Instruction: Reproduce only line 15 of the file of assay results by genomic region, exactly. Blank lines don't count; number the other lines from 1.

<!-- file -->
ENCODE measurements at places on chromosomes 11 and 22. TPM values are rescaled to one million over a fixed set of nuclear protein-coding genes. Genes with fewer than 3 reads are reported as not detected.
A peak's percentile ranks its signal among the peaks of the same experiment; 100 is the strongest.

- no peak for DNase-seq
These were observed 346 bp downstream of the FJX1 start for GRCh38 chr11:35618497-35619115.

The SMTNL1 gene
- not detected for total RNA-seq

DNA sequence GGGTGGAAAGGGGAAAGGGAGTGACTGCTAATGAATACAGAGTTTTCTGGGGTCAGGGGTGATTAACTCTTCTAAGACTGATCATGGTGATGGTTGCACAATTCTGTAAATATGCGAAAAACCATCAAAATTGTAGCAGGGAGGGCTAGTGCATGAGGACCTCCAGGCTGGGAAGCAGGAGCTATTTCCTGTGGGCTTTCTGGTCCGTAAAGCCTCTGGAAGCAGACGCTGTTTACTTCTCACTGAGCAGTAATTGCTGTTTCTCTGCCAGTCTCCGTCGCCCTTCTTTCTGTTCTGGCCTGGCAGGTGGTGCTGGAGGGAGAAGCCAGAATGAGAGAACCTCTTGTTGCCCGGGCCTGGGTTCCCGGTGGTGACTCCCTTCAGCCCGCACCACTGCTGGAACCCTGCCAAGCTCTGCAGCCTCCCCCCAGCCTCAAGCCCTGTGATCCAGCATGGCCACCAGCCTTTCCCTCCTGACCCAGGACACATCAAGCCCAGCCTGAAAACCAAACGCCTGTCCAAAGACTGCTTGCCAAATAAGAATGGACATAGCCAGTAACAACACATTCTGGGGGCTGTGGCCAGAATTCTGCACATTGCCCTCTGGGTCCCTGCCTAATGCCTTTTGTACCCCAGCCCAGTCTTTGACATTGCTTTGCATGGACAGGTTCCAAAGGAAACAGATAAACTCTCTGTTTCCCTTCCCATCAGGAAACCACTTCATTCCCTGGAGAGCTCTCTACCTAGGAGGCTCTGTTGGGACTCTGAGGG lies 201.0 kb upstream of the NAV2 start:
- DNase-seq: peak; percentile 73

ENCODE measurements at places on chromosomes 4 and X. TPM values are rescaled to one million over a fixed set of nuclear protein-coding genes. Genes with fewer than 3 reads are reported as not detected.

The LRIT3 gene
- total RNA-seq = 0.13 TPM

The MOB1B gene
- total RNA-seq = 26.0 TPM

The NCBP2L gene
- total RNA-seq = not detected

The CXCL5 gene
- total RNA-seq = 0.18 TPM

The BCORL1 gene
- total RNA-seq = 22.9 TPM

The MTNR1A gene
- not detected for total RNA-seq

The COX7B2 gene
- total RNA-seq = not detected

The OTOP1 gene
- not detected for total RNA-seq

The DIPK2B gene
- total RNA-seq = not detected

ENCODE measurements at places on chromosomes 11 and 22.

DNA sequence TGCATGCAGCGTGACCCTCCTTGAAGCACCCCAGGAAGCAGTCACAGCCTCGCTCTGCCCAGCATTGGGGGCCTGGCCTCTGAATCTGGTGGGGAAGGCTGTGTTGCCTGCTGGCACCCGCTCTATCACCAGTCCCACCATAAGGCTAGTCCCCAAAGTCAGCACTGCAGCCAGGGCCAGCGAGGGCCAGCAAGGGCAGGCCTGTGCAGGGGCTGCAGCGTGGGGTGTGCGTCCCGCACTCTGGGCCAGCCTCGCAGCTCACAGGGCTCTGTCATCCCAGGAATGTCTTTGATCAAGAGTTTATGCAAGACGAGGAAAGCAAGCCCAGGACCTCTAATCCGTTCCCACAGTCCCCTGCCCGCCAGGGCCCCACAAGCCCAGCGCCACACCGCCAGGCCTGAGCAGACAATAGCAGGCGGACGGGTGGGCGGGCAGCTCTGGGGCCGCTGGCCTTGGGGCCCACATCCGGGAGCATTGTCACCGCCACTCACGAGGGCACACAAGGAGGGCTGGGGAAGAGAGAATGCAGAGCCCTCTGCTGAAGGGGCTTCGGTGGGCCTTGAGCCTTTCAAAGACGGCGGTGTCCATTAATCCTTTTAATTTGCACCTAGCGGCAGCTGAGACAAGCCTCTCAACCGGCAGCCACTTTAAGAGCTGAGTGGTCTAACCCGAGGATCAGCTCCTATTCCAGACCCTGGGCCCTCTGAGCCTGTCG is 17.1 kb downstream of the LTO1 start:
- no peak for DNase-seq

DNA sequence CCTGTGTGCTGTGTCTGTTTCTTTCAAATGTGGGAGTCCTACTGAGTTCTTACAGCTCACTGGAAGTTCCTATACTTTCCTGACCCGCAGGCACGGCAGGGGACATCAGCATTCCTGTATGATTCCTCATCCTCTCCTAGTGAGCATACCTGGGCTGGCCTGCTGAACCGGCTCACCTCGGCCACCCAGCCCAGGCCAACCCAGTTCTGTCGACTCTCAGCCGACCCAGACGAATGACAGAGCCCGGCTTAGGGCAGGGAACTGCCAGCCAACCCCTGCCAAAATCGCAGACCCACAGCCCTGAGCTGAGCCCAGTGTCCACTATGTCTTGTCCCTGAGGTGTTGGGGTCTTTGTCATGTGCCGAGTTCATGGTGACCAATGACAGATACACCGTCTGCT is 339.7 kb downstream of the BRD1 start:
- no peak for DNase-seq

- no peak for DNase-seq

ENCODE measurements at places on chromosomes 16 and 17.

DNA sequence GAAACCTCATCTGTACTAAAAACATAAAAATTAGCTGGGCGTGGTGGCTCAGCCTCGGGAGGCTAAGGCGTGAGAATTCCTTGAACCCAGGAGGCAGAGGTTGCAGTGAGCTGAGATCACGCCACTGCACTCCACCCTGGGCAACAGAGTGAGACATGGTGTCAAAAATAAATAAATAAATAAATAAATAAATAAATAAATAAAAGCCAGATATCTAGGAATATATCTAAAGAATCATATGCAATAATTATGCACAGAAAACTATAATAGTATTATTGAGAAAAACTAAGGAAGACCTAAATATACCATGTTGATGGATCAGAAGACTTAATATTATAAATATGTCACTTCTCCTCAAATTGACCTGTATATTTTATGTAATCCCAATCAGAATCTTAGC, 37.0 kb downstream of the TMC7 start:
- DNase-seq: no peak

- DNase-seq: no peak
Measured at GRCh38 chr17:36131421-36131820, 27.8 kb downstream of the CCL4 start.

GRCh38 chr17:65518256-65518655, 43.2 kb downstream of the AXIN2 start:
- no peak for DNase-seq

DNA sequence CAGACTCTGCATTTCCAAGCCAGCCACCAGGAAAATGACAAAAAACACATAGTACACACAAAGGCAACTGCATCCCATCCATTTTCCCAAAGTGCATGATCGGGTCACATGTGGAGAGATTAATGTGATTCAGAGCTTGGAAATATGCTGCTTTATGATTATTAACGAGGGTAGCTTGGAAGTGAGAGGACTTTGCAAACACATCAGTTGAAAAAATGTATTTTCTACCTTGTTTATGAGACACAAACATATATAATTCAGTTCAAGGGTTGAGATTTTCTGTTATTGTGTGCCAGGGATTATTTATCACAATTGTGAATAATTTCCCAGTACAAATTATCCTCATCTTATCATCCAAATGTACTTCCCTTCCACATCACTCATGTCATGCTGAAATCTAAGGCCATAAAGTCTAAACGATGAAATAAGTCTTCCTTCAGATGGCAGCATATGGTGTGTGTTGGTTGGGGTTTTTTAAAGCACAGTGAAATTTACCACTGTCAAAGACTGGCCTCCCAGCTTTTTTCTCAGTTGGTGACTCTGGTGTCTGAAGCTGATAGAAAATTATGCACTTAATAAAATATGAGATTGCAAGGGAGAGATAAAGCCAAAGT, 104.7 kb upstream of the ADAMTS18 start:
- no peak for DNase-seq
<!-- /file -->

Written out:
- total RNA-seq = not detected